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Don't mind too much about it. If you compare the Fermi Level of the metal before and after contact is made, they look indeed to be aligned and do not change. However, the metal-Fermi level will shift a bit with respect to the FL of the metal without contact with the semiconductor. It is not depicted in this figure but it must happen.This is not too important though. The important part is to realize that the FL-will be aligned throughout the entire contact. In order to achieve that, there has to be charge transfer and thermodynamic equilibrium corresponds to the situation where the diffuse-current (majoritycarriers) is equal to the driftcurrent (minority-carriers).

marlon
 
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what about the conduction and valence band levels deep in the semiconductor. they seem to be shifted in the figure, so their value before is different from their value after making the contact, though no charge density change happens their. is it really the case?
 
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imad said:
what about the conduction and valence band levels deep in the semiconductor. they seem to be shifted in the figure, so their value before is different from their value after making the contact, though no charge density change happens their. is it really the case?
They are shifted because the SC fermi level is shifted towards to metal fermi level. But again, they are only different at the surface. In the bulk medium the energy bands do not change before or after you make contact with the SC because only the surface will "feel" the contact and change it's electrostatics.

So basically, the difference in fermi level between two materials prior to contact is equal to the socalled interface dipole. This is the dipole that arises because of the SC-spacecharge and the metal-image charge. This potential difference (only at the surfaces) is equal to the difference in FL before the contact is made between two materials. So the bulk properties will not change (same energybands as before contact) and the difference between the two materials will be compensated at the interface (ie the interface dipole)

Ofcourse, it is a fact that the entire energy band diagram is shifted because there is one aligned vacuumlevel after contact is made. With respect to the bulk properties, you can say that the workfunction is indeed shifted and thus changed but that only expresses that the materials are in a "new situation". This does not imply that the bulk properties have changed because the energy differences between every band stays the same, only the reference level (ie the vacuumlevel) shifts. The only difference after contact is that the energy bands are bent with respect to the bulk energy bands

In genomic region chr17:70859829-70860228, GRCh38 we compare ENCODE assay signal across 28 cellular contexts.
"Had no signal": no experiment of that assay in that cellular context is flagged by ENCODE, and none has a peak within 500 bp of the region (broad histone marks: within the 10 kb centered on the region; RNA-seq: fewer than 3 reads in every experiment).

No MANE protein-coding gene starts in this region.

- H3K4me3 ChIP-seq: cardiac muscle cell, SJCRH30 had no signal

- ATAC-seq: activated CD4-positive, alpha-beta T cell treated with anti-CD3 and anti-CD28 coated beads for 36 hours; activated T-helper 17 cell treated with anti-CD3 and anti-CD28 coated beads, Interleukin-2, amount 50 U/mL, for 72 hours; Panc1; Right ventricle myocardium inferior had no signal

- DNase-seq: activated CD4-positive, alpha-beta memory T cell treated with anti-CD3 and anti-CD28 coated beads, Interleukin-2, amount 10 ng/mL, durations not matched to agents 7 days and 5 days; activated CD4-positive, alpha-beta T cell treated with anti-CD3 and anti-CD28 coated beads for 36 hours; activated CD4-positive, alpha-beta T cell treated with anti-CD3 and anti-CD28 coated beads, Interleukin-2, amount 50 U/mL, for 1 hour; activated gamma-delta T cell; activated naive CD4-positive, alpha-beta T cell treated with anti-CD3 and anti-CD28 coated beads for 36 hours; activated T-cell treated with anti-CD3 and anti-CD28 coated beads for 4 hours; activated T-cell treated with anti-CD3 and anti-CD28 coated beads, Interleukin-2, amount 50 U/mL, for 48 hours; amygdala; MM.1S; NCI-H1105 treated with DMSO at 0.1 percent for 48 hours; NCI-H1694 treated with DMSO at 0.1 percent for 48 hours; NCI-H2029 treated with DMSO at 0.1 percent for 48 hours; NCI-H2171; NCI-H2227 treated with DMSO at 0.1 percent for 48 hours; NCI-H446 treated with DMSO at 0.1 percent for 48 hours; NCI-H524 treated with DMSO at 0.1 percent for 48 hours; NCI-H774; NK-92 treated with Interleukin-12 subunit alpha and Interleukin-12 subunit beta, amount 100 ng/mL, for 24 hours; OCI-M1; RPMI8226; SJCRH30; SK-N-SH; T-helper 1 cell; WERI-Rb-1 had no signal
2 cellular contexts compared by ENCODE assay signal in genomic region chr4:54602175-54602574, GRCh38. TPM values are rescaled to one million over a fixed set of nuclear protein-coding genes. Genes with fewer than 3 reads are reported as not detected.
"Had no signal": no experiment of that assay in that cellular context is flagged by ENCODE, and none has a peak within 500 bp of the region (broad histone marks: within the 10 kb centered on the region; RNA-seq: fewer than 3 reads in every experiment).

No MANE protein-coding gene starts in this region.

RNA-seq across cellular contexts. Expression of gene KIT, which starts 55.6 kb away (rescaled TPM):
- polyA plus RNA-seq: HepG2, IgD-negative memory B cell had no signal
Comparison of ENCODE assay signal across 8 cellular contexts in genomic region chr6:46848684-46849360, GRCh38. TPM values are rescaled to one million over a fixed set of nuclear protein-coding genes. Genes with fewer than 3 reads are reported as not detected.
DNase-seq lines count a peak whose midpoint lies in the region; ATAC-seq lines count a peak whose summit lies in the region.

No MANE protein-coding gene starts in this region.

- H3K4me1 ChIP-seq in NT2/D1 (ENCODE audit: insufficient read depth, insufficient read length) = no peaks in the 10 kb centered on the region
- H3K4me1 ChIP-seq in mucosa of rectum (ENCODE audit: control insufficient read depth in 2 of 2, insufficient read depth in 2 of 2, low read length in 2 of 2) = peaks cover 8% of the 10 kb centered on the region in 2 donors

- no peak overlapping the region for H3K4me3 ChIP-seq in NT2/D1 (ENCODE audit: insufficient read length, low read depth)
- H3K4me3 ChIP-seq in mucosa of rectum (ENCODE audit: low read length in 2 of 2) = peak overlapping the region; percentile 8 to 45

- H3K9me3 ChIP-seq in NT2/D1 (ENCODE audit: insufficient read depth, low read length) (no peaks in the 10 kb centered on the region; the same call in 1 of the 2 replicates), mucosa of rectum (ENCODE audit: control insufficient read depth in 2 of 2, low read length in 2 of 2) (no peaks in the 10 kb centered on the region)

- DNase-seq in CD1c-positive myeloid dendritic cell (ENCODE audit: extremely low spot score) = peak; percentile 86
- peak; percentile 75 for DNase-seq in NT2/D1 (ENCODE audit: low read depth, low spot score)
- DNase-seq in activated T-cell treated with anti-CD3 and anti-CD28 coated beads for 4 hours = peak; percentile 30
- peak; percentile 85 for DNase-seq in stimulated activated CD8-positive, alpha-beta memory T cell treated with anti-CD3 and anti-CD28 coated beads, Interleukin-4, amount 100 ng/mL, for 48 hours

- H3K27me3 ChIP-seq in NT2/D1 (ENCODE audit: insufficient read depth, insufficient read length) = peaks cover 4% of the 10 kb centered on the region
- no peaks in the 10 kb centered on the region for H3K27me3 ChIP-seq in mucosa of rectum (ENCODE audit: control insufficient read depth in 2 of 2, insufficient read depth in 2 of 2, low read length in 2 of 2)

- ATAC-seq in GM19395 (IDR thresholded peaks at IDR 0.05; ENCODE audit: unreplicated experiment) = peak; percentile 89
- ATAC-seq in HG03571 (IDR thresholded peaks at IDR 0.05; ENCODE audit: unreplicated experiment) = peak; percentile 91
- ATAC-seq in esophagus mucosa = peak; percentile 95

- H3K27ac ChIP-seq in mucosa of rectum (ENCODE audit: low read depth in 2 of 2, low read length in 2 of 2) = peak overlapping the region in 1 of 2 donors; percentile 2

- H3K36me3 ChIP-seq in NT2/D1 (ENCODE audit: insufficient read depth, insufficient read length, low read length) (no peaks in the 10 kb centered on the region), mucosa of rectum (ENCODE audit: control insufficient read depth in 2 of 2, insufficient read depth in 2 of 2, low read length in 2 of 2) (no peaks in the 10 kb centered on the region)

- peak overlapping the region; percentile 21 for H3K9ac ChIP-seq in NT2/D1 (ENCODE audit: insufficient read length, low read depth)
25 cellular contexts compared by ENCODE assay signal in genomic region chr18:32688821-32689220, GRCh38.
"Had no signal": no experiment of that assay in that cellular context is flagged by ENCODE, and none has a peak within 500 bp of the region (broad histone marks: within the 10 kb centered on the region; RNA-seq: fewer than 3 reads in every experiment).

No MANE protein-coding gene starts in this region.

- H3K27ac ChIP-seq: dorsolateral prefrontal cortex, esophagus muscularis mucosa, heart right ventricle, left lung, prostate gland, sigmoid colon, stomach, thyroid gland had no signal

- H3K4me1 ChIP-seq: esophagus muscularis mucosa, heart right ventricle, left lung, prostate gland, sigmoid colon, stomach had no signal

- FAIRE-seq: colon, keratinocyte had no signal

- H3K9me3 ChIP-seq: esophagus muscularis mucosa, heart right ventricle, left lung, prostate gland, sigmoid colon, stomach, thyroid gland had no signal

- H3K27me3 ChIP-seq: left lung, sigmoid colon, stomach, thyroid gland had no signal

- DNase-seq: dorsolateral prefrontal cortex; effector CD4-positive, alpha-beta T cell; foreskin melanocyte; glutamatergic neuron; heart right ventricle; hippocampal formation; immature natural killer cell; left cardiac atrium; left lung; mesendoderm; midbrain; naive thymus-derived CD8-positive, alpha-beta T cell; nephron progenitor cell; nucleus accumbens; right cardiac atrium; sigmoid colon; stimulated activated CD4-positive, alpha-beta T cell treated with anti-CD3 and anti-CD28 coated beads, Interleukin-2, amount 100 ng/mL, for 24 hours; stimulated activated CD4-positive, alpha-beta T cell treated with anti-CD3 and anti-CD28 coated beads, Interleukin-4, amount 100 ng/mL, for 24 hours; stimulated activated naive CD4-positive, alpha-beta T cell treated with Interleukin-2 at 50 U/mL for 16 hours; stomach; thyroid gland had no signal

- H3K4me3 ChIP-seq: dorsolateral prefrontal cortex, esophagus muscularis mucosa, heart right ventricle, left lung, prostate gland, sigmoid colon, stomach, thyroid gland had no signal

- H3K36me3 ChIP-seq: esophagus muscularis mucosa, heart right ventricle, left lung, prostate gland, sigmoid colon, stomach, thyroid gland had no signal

marlon
 
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so the diagram is wrong because in the diagram the conduction and valence band energies remain constant at the interface, and decay as you go deeper in the bulk!
 
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imad said:
so the diagram is wrong because in the diagram the conduction and valence band energies remain constant at the interface, and decay as you go deeper in the bulk!
Yes i get the point now. Indeed the difference of the energybands with respect to the vacuum level DOES NOT change at the interface. In order to align the FL's, the bands of the SC undergo bending as outlined before. This is indeed the very base of the famous Mott-Schottky model for metal/semiconductor contacts. This model is indeed wrong for several reasons like the Fermi level Pinning fenomenon, the fact that no interface chemistry is taken into account (for example, the metal workfunction depends on the crystallographic direction of the surface), no interfacial region, etc etc...

Historically this is just the first model that attempts to explain the electrostatics at M/SC-interfaces.

marlon
 
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here I found this diagram, see attachment, so that I can put my question in a clear way.
this is a pn-junction, on both sides is the same material but different doping, p and n, so before we bring them in contact only the fermi levels are different but the energy levels are equal. after the contact, the fermi levels get aligned and we get a band bending.
now the question is, we see in the diagram that the energy levels far from the contact are not equal, and this is what's making my confusion.
 

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imad said:
now the question is, we see in the diagram that the energy levels far from the contact are not equal, and this is what's making my confusion.
They are not equal to what ? You mean to each other ? This cannot be the case since the energy bands of a p-SC are not at the same position with respect to the Fermi level as those of a n-type SC.

marlon
 
Hi yous guys, I tuned into this because I was searching google and found this conversasion. Marlon, if you do not mind, would you take the picture that IMAS attached of a pn junctiion and the band levels (2 28 pnq), and drew in the vacuum levels , and workfunction, on both the p type and n type.
I appreciate it, I am not near a University to ask any one and this stuff was not taught in my pre-Schottky graduate days.

Thanks, Nelson
 
Hi Marlon, better still than answering the above question for me, tell me where I can find the periferal explalination of the thumbnail that is in the #4 entry above by imod on 09-10-2005 ast 8:52 pm. It shows the work potential. I would like the have the write-up with an explaination?

Nelson